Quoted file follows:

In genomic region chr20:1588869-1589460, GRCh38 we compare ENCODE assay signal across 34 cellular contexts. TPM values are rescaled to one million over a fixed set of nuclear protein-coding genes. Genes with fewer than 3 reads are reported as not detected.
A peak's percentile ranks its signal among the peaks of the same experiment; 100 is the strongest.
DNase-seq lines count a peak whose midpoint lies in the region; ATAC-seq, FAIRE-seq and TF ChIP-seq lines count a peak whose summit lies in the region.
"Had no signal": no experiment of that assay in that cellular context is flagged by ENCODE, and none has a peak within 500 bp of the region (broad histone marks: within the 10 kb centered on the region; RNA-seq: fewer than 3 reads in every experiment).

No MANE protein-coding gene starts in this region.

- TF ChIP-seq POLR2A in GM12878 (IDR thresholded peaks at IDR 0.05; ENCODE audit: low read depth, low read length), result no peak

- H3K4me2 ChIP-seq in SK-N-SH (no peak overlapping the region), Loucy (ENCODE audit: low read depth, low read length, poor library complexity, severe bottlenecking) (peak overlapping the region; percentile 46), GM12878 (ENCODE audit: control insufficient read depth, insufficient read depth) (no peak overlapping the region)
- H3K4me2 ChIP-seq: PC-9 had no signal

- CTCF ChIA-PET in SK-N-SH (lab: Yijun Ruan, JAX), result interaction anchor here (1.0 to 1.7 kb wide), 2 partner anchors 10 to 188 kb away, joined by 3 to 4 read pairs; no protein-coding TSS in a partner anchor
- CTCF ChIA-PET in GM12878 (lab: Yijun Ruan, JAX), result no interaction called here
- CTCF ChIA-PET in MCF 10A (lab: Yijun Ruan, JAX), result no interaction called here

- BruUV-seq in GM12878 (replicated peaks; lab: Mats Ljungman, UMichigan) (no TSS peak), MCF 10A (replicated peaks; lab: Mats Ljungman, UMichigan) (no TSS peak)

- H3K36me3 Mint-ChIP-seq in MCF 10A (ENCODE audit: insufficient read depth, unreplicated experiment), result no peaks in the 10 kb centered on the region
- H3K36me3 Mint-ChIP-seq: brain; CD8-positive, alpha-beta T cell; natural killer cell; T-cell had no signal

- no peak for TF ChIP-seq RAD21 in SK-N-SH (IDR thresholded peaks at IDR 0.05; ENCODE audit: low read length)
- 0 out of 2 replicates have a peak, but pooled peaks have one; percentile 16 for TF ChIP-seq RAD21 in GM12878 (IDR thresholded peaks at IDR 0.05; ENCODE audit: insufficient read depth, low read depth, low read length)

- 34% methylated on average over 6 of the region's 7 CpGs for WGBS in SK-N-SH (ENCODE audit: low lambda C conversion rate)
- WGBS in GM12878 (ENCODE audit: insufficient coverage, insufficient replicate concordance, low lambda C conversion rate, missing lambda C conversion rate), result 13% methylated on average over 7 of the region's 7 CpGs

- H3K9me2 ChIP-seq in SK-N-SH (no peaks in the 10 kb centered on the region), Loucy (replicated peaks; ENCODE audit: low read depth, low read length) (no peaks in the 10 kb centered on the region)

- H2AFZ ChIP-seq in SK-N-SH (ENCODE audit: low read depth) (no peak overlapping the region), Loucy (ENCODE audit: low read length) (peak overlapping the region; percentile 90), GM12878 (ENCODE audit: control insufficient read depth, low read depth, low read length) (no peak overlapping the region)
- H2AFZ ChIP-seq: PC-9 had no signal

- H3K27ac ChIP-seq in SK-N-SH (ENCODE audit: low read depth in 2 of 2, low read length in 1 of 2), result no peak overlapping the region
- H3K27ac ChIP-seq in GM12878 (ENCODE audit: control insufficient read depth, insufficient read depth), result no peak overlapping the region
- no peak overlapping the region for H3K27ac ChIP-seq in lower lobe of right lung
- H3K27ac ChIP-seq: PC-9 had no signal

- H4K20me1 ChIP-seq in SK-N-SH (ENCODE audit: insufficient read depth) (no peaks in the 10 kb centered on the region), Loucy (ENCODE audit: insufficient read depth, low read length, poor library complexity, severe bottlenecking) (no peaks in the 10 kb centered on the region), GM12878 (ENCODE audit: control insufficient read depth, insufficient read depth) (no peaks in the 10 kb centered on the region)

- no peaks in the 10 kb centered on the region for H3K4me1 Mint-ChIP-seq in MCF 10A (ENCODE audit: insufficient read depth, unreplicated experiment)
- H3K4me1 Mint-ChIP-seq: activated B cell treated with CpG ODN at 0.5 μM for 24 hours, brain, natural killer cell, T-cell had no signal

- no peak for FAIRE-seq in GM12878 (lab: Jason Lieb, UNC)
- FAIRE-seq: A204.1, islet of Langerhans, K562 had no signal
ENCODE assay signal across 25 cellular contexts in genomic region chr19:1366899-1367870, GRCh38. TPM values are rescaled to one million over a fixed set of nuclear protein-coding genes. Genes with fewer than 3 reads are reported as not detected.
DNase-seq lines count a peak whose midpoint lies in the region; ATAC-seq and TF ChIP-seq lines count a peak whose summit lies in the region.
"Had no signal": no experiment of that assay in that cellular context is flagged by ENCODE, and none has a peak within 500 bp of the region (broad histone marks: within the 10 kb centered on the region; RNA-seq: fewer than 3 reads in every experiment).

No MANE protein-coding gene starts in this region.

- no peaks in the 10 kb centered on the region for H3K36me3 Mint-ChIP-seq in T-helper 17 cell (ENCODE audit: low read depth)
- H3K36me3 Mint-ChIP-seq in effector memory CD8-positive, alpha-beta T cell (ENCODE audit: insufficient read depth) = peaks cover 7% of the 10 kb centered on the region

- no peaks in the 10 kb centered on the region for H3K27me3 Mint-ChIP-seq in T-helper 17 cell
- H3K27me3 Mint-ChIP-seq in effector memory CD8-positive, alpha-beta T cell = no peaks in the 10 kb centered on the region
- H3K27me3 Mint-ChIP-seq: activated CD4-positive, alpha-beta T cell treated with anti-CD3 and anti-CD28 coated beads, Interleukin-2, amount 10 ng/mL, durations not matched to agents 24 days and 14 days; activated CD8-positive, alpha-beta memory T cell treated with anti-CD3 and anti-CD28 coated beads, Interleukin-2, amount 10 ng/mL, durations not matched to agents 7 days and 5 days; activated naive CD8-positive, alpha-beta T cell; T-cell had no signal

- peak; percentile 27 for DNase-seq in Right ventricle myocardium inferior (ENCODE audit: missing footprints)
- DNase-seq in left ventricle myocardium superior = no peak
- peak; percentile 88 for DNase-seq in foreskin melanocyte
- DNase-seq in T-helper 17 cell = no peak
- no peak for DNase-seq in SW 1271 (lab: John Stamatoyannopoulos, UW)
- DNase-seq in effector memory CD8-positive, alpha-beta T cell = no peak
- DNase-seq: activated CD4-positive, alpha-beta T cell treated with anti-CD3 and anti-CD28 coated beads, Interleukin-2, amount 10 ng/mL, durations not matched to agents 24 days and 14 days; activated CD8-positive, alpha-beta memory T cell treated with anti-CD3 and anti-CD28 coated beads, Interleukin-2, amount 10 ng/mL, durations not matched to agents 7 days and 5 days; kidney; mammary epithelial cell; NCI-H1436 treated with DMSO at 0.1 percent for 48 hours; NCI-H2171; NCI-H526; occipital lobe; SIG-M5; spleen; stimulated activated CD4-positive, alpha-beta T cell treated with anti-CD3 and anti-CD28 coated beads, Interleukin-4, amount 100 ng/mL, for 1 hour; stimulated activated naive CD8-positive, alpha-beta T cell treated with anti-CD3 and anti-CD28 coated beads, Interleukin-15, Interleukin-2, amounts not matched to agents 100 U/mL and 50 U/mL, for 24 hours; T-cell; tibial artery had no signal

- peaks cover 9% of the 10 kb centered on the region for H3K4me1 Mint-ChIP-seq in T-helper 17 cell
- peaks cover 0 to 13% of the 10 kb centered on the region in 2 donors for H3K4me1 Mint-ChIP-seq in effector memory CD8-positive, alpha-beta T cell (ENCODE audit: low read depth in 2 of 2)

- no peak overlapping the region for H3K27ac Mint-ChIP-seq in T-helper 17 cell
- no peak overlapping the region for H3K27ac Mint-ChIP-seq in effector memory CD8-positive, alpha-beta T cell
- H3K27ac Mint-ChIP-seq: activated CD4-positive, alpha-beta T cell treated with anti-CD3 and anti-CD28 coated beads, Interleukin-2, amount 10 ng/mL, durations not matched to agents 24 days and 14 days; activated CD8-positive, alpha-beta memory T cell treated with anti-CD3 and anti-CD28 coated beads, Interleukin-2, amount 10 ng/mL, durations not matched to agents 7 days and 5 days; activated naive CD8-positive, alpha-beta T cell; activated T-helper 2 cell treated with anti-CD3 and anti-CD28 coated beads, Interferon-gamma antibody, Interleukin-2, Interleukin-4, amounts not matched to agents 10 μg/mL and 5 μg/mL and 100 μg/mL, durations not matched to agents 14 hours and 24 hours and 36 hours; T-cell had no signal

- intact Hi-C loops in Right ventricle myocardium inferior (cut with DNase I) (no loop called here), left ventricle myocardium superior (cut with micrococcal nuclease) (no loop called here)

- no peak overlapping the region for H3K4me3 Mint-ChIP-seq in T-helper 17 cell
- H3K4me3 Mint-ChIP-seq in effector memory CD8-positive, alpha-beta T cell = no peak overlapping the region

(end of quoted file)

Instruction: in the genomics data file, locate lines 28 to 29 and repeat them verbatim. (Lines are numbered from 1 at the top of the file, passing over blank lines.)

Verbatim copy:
- H3K4me1 Mint-ChIP-seq: activated B cell treated with CpG ODN at 0.5 μM for 24 hours, brain, natural killer cell, T-cell had no signal

- no peak for FAIRE-seq in GM12878 (lab: Jason Lieb, UNC)